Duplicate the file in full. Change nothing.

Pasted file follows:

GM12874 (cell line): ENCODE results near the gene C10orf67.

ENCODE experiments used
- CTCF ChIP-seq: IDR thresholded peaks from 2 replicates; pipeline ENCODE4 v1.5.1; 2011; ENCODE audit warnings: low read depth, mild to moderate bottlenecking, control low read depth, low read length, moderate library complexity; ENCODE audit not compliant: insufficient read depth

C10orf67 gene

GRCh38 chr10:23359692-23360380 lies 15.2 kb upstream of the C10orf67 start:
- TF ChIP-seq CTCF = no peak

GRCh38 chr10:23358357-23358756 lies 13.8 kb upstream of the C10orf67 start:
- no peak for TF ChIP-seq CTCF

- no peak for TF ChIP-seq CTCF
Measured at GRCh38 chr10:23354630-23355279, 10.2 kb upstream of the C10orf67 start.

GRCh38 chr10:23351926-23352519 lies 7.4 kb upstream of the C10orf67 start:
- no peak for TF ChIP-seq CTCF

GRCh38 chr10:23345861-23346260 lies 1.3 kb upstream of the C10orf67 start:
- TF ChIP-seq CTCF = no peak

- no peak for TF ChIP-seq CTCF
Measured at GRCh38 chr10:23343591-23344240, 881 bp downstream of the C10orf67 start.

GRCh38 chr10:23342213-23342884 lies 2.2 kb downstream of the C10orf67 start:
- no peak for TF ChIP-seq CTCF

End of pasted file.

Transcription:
GM12874 (cell line): ENCODE results near the gene C10orf67.

ENCODE experiments used
- CTCF ChIP-seq: IDR thresholded peaks from 2 replicates; pipeline ENCODE4 v1.5.1; 2011; ENCODE audit warnings: low read depth, mild to moderate bottlenecking, control low read depth, low read length, moderate library complexity; ENCODE audit not compliant: insufficient read depth

C10orf67 gene

GRCh38 chr10:23359692-23360380 lies 15.2 kb upstream of the C10orf67 start:
- TF ChIP-seq CTCF = no peak

GRCh38 chr10:23358357-23358756 lies 13.8 kb upstream of the C10orf67 start:
- no peak for TF ChIP-seq CTCF

- no peak for TF ChIP-seq CTCF
Measured at GRCh38 chr10:23354630-23355279, 10.2 kb upstream of the C10orf67 start.

GRCh38 chr10:23351926-23352519 lies 7.4 kb upstream of the C10orf67 start:
- no peak for TF ChIP-seq CTCF

GRCh38 chr10:23345861-23346260 lies 1.3 kb upstream of the C10orf67 start:
- TF ChIP-seq CTCF = no peak

- no peak for TF ChIP-seq CTCF
Measured at GRCh38 chr10:23343591-23344240, 881 bp downstream of the C10orf67 start.

GRCh38 chr10:23342213-23342884 lies 2.2 kb downstream of the C10orf67 start:
- no peak for TF ChIP-seq CTCF